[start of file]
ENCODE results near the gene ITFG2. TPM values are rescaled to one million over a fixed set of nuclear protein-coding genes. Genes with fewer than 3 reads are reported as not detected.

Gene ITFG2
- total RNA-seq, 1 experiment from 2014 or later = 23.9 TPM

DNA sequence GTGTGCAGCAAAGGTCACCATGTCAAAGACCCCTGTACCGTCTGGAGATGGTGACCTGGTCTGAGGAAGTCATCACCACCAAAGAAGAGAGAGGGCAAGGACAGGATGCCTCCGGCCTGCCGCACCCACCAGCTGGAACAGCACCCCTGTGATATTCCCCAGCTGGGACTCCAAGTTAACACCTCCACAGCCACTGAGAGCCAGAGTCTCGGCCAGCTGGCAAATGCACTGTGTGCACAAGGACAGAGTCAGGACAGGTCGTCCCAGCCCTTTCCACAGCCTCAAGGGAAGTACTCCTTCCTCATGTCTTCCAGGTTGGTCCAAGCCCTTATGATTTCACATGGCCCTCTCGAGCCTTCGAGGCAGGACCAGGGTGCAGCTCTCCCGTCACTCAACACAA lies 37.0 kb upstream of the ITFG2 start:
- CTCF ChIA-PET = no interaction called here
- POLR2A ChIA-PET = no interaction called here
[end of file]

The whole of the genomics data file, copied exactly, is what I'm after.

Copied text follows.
ENCODE results near the gene ITFG2. TPM values are rescaled to one million over a fixed set of nuclear protein-coding genes. Genes with fewer than 3 reads are reported as not detected.

Gene ITFG2
- total RNA-seq, 1 experiment from 2014 or later = 23.9 TPM

DNA sequence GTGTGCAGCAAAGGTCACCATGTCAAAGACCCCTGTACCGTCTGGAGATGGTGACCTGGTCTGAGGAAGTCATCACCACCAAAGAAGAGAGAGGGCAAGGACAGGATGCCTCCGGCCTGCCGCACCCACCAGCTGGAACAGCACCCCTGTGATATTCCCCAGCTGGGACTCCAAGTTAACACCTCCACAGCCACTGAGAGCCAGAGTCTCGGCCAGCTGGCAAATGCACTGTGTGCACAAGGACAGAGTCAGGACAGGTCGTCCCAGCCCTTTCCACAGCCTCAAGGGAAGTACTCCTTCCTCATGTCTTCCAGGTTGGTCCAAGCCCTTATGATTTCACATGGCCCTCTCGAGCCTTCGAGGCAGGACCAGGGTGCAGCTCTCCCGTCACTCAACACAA lies 37.0 kb upstream of the ITFG2 start:
- CTCF ChIA-PET = no interaction called here
- POLR2A ChIA-PET = no interaction called here